CIOs who don’t see the strategic use of information as their main job should relinquish the title
I have to admit it – I’m baffled. In all the research I’ve done in the past year, business leaders again and again say they believe the CIO is the right person to lead digital innovation. And yet, again and again, there’s a gap between where everyone – CIOs and their business partners included – think the CIO should be and where they actually are. CIOs just can’t seem to break out of the technology service provider role.
In the Harvard Business Review Analytic Services study, “Business Transformation and the CIO Role,” 94% of respondents said CIOs would add the most value to the business by either leading business technology transformation or, even better, leading IT-driven business innovation and strategy. Only 6% voted for the CIO to focus on running the IT function to support business operations. And yet the vast majority – 70% – said that’s exactly where the CIO spends his or her time.
I’ve also had a number of conversations lately with strategic CIOs who view their role as helping their business leverage information – they frame the digital opportunity in that context. Sure, they need technology to do that, but that’s not where the value lies or how they define their role.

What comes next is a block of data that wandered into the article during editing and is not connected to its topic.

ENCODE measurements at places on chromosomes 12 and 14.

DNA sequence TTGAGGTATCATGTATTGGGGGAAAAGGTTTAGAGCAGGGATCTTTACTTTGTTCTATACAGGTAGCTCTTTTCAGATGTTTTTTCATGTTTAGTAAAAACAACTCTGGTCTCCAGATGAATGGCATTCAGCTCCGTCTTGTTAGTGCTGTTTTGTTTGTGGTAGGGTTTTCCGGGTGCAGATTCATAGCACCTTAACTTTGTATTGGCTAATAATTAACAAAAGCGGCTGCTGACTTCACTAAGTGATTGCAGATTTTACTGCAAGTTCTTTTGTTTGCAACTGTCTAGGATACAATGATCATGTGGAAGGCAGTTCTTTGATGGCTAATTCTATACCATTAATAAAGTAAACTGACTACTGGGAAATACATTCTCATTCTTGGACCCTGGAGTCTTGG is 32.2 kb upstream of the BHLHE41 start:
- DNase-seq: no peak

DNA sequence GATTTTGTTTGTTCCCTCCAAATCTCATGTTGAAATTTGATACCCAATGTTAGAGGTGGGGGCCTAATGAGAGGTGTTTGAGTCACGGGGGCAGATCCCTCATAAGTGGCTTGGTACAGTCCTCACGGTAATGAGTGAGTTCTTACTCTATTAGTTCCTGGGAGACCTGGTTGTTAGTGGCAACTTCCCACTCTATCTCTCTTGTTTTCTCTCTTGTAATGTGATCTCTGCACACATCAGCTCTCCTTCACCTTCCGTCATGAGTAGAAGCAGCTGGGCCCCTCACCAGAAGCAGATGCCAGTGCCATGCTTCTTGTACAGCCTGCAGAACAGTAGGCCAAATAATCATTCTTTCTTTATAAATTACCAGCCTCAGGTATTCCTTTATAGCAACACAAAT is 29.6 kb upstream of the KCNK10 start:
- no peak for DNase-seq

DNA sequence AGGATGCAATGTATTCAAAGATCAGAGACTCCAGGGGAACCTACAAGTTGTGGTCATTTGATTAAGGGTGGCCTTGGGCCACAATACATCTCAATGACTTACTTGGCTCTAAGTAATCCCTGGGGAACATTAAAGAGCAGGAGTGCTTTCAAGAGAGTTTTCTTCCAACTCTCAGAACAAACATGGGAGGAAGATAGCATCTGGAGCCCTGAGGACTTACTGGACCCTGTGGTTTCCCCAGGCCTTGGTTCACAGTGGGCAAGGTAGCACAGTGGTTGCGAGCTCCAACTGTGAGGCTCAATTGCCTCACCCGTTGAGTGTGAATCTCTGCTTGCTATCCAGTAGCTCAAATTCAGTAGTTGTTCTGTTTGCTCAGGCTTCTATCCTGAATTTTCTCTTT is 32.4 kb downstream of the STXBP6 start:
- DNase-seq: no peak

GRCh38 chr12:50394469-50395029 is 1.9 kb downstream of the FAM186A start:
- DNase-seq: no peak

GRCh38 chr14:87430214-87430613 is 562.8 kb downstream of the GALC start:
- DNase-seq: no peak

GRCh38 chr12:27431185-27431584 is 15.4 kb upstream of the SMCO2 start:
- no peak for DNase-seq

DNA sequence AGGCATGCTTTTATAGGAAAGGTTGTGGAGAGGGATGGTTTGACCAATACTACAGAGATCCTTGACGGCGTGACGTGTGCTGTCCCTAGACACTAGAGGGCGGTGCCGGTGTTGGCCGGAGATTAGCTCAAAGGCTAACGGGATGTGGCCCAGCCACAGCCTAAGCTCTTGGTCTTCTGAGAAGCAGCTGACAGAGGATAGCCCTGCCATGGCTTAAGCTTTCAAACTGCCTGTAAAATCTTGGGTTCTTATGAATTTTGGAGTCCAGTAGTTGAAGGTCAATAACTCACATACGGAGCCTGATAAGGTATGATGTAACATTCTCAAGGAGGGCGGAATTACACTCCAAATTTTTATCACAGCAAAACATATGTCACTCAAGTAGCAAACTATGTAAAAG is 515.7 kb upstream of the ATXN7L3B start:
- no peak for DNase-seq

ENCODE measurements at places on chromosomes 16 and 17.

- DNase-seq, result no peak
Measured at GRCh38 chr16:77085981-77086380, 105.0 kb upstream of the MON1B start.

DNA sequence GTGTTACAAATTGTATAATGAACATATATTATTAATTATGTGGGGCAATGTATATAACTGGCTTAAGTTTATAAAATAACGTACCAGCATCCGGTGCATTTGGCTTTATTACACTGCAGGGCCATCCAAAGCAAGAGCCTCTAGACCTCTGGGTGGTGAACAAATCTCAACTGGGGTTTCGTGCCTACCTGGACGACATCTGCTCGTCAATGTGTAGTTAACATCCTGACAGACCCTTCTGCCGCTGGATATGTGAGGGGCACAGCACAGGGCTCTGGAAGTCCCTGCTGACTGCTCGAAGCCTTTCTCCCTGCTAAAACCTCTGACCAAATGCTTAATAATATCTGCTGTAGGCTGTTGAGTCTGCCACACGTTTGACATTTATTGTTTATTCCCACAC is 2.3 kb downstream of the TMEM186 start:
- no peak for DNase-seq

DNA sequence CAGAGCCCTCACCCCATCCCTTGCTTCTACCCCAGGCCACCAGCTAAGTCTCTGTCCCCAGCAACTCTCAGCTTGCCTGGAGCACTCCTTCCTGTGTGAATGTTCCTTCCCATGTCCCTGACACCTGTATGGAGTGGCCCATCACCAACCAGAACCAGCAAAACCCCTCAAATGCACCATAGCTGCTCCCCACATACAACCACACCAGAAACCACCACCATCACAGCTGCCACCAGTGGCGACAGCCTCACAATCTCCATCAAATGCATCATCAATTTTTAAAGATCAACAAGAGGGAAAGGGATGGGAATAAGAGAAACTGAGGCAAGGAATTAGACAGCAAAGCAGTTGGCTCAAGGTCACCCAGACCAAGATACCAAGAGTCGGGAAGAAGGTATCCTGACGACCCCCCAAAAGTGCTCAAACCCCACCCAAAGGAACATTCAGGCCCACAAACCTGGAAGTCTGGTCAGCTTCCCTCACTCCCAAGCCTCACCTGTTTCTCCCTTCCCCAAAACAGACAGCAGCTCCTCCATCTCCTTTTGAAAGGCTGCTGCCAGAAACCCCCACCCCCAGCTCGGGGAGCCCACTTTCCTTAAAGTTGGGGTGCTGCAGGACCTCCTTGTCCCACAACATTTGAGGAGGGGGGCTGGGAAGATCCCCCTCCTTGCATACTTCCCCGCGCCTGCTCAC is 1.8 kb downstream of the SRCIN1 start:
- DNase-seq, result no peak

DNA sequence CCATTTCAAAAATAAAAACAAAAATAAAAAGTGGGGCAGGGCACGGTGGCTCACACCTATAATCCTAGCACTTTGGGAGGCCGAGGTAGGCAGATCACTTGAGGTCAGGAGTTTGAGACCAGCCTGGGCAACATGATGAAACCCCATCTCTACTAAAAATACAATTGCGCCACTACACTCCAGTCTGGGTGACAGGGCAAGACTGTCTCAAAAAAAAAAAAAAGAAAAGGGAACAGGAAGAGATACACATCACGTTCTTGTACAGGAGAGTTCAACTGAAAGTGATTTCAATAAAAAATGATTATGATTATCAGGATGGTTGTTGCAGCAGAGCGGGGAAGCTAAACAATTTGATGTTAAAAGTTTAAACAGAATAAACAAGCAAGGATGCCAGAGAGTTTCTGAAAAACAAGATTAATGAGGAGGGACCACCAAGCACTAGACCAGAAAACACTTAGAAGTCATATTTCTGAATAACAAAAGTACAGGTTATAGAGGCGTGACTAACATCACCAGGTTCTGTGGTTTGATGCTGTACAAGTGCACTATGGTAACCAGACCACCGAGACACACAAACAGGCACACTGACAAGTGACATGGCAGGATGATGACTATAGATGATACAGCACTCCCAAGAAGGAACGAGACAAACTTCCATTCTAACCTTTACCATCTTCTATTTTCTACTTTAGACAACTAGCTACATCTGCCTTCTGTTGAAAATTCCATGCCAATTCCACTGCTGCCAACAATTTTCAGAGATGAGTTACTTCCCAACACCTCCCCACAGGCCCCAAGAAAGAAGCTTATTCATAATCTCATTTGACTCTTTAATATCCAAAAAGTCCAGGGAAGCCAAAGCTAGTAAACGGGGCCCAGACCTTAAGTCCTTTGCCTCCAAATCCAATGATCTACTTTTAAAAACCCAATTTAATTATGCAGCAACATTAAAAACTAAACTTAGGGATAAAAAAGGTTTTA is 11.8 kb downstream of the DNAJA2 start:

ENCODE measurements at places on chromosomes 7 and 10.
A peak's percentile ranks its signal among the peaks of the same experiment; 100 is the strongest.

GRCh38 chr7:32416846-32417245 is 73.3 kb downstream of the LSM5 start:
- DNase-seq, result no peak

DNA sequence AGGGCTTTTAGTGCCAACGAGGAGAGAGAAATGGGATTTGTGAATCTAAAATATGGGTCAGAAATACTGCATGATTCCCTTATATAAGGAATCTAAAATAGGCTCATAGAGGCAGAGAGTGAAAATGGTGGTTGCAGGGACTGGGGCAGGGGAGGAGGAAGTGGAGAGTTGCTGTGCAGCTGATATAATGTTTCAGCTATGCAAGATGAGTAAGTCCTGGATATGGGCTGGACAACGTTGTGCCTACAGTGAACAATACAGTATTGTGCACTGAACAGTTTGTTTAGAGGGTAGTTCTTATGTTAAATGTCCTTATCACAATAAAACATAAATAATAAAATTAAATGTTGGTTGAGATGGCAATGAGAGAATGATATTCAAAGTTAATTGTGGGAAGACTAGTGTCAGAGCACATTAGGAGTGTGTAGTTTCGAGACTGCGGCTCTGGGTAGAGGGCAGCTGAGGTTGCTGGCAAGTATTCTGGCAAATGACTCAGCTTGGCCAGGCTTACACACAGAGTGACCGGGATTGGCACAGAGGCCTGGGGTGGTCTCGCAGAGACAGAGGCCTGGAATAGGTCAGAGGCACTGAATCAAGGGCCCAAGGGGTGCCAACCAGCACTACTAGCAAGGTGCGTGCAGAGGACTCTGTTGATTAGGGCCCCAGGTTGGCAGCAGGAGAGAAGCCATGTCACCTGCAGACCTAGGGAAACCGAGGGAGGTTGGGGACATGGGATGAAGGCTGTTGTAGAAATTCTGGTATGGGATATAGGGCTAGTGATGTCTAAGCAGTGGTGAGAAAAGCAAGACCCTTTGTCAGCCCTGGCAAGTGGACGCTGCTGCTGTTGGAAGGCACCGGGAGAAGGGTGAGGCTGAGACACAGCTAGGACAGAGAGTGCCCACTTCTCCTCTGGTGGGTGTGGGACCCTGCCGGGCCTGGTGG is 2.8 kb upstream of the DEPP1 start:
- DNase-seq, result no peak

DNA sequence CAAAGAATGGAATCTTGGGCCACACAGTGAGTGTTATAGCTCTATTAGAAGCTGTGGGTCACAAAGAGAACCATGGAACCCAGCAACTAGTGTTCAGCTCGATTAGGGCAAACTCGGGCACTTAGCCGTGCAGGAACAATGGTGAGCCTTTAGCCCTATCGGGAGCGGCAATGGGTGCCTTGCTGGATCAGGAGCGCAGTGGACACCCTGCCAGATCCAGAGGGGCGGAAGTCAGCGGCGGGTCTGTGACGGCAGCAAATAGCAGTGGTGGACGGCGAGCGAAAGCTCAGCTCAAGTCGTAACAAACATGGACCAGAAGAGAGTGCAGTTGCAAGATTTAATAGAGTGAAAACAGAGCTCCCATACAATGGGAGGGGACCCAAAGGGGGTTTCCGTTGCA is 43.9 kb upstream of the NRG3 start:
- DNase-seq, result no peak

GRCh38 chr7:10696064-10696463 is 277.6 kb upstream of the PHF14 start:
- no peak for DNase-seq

Finally, you’d think, the title chief information officer is going to live up to its name! And yet, some companies are hiring chief data officers to focus on that while the CIO keeps running IT, according to a recent article from Computerworld. “The role isn’t – and shouldn’t be – about implementing IT systems,” the author writes. She quotes KeyBank CDO Ursula Cottone as saying, “Implementing tools does not [by itself] drive business value…. They created this role knowing what was needed – a blend between business and technology and the ability to bridge the gap.”
Does this sound familiar to anyone? What’s happened here? Do we really need another C level executive to focus on how to leverage information for business value?
Personally, I think if we do, then CIOs have failed. They’ve failed to get their IT houses in order so they can lead digital innovation – which is all about new ways to exploit information. It doesn’t matter if you’re talking about mobile, social, collaboration, databases, storage, business ecosystems or the internet of things. The technology is just the conduit; it’s the information that matters. And if that’s the case, I have another title for you: CITO. CIOs should relinquish their title and assume that of chief information technology officer. And the 70% who are still focused on just running the IT function should give up the “C” as well.